Feb 11, 2024
- Training to Farmers
- Training to Commercial Farmers
- Training to pesticide spray workers
- Training to Pesticide Retailers
- Training to school teachers
- Training to frontline health workers
- Training to FCHVs
Training to Farmers
FHEN views Integrated Pest Management-Farmer Field School (IPM-FFS) training as a potent method for empowering farmers to explore alternative strategies to chemical pesticides. The training encompasses theoretical sessions, practical demonstrations, and field exercises. In Chitwan District, FHEN successfully organized 18-22 weeks of IPM-FFS at seven municipalities attracting approximately 200 farmers who actively participated in the entire course.
Training to Commercial Farmers
FHEN conducts a two-day commercial farmers training program, designed to equip participants with essential knowledge and skills for pesticide minimization and healthy production practices. This training is designed to cater to the needs of farmers who operate in a commercial setting and are looking to improve their production practices. The training aims to enhance farmers’ capacity in selecting safe pesticides, promoting IPM practices, safe handling of pesticides. With a goal to reduce pesticide exposure, the program encourages the use of personal protective equipment (PPE). In total, 76 farmers have undergone training across three sessions.
Training to pesticide spray workers
Pesticide spray workers, employed on a daily wage basis in local farms, are at risk population due to their consistent and prolonged exposure to pesticides, coupled with limited education and socio-economic challenges.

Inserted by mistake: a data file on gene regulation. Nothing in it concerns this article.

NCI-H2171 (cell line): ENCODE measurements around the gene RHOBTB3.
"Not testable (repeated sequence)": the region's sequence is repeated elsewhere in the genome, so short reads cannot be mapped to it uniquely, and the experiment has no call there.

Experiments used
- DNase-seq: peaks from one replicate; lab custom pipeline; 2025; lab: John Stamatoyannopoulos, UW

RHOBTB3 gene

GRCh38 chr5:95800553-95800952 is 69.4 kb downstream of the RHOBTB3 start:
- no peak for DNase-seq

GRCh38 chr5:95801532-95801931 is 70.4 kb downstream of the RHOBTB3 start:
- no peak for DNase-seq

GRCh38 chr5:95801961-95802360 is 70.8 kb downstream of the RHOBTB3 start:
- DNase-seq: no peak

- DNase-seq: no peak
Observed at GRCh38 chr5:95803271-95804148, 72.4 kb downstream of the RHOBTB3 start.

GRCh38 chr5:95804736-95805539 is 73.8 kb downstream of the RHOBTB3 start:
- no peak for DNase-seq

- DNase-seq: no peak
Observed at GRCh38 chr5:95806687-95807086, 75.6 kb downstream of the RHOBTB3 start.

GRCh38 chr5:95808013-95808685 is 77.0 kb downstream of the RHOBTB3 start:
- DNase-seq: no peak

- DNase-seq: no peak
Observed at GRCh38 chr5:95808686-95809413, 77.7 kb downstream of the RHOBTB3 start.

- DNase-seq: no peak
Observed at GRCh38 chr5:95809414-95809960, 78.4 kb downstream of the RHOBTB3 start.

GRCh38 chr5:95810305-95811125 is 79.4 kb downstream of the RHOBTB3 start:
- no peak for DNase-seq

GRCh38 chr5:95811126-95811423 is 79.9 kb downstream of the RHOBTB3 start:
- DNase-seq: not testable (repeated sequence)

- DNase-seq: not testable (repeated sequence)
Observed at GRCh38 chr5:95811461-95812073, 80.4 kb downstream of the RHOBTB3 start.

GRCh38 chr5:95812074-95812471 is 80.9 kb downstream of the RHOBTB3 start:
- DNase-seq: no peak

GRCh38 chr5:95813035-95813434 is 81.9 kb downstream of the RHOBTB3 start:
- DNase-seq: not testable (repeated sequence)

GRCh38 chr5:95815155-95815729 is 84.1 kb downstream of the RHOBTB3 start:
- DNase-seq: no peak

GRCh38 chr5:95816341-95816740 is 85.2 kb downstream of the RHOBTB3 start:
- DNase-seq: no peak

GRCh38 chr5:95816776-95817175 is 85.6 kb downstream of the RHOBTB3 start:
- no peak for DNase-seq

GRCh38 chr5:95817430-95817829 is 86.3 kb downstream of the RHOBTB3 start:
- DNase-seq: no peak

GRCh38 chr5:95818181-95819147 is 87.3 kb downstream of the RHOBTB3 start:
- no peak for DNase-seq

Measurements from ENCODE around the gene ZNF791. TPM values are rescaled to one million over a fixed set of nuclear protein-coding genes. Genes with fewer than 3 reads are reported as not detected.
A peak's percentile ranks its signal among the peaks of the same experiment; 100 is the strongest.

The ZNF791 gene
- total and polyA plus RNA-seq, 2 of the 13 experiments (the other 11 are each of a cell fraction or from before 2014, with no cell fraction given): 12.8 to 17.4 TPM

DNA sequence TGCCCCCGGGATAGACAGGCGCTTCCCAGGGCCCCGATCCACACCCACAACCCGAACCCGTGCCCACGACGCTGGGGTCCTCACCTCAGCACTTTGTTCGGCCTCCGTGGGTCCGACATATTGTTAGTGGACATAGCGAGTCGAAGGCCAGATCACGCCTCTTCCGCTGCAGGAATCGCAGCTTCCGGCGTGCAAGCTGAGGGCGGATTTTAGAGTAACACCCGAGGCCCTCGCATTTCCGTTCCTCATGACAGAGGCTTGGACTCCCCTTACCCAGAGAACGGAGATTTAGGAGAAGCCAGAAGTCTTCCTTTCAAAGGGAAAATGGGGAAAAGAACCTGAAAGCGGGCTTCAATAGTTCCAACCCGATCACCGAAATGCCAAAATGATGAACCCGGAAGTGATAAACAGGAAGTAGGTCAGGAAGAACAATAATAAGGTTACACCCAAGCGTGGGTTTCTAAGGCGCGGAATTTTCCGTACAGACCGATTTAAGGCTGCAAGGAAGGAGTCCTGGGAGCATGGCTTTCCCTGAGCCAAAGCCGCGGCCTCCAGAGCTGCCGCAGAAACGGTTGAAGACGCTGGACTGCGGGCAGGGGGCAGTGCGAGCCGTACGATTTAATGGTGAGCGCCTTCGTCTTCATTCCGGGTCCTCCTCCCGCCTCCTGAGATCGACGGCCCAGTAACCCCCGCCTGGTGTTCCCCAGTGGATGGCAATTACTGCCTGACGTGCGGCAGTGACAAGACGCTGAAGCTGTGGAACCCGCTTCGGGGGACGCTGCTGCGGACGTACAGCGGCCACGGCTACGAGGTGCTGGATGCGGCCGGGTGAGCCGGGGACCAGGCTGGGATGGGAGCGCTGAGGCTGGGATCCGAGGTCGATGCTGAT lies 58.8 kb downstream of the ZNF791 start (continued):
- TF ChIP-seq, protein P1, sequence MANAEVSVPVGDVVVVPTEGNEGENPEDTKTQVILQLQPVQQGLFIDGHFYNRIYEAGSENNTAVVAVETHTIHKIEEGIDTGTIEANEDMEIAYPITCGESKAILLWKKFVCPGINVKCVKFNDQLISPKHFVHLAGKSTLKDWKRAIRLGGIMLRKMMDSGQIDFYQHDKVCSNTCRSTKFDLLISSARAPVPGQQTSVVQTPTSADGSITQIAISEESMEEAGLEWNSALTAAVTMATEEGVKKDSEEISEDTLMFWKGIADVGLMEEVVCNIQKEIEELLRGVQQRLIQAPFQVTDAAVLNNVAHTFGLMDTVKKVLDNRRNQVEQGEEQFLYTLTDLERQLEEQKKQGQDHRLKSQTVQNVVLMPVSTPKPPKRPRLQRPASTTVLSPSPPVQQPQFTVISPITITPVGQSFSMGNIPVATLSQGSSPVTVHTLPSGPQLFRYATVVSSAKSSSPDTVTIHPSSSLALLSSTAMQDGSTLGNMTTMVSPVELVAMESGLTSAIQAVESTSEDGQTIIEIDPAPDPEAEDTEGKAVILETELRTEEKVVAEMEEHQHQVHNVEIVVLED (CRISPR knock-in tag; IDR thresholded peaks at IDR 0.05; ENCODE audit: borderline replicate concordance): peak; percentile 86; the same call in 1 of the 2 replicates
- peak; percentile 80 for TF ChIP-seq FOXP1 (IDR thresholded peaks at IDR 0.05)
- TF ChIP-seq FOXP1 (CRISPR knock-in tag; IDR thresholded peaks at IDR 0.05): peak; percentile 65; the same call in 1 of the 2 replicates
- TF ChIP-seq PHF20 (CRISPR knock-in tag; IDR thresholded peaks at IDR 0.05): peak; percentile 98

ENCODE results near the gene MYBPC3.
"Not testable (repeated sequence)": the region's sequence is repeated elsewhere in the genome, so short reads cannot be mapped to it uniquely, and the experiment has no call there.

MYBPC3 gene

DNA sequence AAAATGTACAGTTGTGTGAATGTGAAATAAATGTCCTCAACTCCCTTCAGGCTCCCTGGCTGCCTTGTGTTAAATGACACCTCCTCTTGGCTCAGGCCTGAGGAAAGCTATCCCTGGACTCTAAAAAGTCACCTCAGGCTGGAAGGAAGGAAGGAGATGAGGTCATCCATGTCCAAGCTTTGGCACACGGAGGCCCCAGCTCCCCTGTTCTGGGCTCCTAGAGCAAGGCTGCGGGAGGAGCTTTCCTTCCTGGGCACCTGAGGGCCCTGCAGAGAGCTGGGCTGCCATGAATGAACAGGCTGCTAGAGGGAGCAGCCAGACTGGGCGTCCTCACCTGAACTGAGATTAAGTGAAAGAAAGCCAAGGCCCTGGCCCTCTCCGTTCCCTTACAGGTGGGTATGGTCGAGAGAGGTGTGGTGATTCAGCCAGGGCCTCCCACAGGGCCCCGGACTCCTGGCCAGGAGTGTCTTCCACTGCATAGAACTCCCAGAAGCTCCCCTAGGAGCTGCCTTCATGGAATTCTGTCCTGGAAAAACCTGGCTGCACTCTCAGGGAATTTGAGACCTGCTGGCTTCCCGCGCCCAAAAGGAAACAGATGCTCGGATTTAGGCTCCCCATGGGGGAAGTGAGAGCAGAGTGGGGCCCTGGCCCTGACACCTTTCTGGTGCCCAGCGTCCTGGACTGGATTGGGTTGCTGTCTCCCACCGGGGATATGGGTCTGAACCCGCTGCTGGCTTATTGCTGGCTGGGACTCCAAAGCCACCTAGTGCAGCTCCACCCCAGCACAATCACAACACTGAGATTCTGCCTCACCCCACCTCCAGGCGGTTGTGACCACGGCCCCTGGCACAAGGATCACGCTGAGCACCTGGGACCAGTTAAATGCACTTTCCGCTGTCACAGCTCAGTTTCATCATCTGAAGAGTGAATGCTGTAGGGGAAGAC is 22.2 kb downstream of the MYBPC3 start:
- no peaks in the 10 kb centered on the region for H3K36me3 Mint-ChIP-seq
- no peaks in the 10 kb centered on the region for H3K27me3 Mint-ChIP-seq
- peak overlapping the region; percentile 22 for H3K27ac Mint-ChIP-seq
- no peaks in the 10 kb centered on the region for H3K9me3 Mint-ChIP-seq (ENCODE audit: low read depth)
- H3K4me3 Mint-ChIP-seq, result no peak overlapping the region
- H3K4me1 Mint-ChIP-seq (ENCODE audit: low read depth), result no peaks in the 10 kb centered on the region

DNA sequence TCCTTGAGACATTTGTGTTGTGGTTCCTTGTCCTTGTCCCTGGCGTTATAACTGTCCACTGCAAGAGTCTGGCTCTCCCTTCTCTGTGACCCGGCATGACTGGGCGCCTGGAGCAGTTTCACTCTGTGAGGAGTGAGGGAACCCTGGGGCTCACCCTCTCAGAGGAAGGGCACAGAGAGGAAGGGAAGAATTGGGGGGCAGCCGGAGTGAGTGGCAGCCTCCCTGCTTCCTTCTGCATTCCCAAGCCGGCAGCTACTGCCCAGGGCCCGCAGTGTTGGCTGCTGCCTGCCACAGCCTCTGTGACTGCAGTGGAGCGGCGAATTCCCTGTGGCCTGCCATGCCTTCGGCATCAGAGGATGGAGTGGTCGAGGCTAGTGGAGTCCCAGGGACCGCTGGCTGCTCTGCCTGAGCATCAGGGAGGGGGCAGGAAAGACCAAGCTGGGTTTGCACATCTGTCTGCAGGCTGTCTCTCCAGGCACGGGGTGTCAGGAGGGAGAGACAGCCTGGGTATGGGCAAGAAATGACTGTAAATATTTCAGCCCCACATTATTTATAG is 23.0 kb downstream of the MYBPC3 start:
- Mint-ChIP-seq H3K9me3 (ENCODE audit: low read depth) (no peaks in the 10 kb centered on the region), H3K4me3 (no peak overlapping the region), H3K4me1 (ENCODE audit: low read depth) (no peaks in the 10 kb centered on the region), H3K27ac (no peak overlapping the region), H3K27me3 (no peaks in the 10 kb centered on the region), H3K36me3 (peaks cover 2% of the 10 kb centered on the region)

The project aims to empower Pesticide spray workers by imparting knowledge on the safe handling of pesticides, accompanied by the provision of personal protective equipment. So far, 137 sprayers have received training across three sessions, encompassing various municipalities in Chitwan District.
Training to Pesticide Retailers
The aim of FHEN’s initiative is to elevate the knowledge, skills, and practices of authorized pesticide retailers in the safe handling of chemical pesticides.
The training also focuses on reducing pesticide exposure and promoting the use of personal protective equipment (PPE) during pesticide formulation and mixing, with the ultimate goal of influencing buyers towards responsible pesticide use. This comprehensive training program has been conducted three times, benefiting a total of 78 pesticide retailer.
Training to school teachers
FHEN conducted a training program for school teachers with the aim of enhancing their knowledge about pesticide issues and safe handling practices. The training is to motivate teachers to actively engage in driving a pesticide minimization movement within their schools and communities through the involvement of students in creating awareness and promoting responsible pesticide use in educational settings and beyond.
Training to frontline health workers
It is crucial for health workers to be informed and proficient in recognizing, handling, and preventing pesticide exposure, including acute poisoning. FHEN’s focus on health workers is intended to raise their awareness of the issue and highlight their vital role in counseling patients and consumers on safe pesticide handling.
The primary objective of the training is to enhance the knowledge and skills of health workers regarding pesticides, focusing on improving their abilities in history-taking, comprehensive treatment and management of pesticide poisoning cases, patient counseling, record-keeping, and appropriate referral. Altogether, 84 health workers have been trained.
Training to FCHVs
Female Community Health Volunteers (FCHVs) play a crucial role in Nepal’s healthcare system, especially in remote areas. They are the primary connection for communities, particularly women and children, contributing significantly to overall health improvement. FHEN conducted three training program with the goal of equipping FCHVs with comprehensive knowledge on preventing and managing health issues related to pesticide exposure. The objectives include enhancing their understanding of pesticides, labels, types, and alternatives, as well as upgrading their skills for effective counseling and health education within communities.